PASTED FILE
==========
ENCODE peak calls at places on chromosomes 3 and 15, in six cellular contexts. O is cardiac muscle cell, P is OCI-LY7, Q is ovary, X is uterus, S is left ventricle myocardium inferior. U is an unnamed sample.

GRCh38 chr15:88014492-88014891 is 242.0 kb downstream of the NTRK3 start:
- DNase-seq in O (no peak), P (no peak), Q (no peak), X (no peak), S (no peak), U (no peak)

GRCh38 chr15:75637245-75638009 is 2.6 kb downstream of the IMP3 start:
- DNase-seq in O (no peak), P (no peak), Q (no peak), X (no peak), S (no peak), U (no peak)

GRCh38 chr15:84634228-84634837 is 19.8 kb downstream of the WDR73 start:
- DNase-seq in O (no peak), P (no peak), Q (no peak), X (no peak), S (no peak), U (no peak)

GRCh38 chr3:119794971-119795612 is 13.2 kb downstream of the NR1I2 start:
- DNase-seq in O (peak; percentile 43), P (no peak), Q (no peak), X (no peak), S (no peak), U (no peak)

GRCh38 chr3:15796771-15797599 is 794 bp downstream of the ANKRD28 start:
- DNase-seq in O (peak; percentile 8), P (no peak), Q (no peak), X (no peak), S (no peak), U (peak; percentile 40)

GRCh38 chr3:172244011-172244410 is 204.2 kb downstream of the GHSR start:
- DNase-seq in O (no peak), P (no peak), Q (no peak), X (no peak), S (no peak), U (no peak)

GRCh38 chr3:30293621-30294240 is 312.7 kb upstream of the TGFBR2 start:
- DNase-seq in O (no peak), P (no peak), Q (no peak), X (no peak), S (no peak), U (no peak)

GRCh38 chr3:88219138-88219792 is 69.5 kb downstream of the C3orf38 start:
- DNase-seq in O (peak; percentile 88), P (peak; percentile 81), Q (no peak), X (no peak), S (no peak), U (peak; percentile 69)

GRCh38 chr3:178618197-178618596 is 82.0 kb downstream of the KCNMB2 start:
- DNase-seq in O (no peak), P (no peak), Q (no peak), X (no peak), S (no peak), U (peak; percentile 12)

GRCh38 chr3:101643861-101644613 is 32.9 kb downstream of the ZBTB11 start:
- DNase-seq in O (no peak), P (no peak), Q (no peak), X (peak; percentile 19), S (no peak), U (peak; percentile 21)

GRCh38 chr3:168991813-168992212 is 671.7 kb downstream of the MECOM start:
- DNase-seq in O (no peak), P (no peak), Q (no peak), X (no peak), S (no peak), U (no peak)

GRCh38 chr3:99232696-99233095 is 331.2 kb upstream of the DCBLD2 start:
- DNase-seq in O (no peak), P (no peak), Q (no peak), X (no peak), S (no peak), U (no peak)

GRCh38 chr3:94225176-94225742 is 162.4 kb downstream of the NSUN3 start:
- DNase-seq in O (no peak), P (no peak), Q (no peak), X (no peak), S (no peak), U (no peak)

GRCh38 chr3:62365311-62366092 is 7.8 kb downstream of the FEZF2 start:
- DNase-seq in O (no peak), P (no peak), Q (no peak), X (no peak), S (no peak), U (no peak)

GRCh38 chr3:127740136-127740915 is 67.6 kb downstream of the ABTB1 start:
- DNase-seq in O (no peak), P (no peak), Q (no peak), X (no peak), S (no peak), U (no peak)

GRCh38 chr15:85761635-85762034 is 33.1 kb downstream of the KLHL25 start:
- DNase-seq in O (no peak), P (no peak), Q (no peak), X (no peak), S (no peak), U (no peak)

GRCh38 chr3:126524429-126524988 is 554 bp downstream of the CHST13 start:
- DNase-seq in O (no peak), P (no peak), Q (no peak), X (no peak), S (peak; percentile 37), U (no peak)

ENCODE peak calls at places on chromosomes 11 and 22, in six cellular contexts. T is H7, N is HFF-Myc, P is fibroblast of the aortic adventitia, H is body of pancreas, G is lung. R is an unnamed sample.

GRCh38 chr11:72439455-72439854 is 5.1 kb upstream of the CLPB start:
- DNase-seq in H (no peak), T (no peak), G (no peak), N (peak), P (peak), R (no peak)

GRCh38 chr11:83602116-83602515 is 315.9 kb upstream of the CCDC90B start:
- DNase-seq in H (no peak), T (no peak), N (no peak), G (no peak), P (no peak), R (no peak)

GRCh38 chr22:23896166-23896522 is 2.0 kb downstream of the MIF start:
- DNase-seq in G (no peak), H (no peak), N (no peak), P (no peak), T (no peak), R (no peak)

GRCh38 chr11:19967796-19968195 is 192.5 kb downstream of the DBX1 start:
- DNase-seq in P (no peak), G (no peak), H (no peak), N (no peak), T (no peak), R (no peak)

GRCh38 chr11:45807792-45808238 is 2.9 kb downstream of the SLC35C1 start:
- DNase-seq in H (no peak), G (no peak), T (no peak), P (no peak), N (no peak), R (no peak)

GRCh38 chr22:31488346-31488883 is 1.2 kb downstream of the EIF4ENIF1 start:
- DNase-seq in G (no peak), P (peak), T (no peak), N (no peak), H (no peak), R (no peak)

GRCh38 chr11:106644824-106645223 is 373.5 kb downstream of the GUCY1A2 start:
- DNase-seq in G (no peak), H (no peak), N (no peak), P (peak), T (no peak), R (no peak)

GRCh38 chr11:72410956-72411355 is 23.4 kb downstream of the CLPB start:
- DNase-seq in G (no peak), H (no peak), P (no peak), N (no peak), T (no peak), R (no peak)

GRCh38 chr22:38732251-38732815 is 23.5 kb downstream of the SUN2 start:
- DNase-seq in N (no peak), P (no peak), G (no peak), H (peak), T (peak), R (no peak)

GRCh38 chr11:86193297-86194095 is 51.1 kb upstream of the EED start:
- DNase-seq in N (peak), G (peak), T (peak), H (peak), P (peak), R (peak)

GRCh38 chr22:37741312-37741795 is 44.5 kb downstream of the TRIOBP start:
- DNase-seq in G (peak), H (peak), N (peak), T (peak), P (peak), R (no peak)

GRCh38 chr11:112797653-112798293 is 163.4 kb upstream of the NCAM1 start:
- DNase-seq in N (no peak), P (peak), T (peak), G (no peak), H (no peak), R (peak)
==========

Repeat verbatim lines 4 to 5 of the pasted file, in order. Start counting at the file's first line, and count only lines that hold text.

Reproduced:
GRCh38 chr15:75637245-75638009 is 2.6 kb downstream of the IMP3 start:
- DNase-seq in O (no peak), P (no peak), Q (no peak), X (no peak), S (no peak), U (no peak)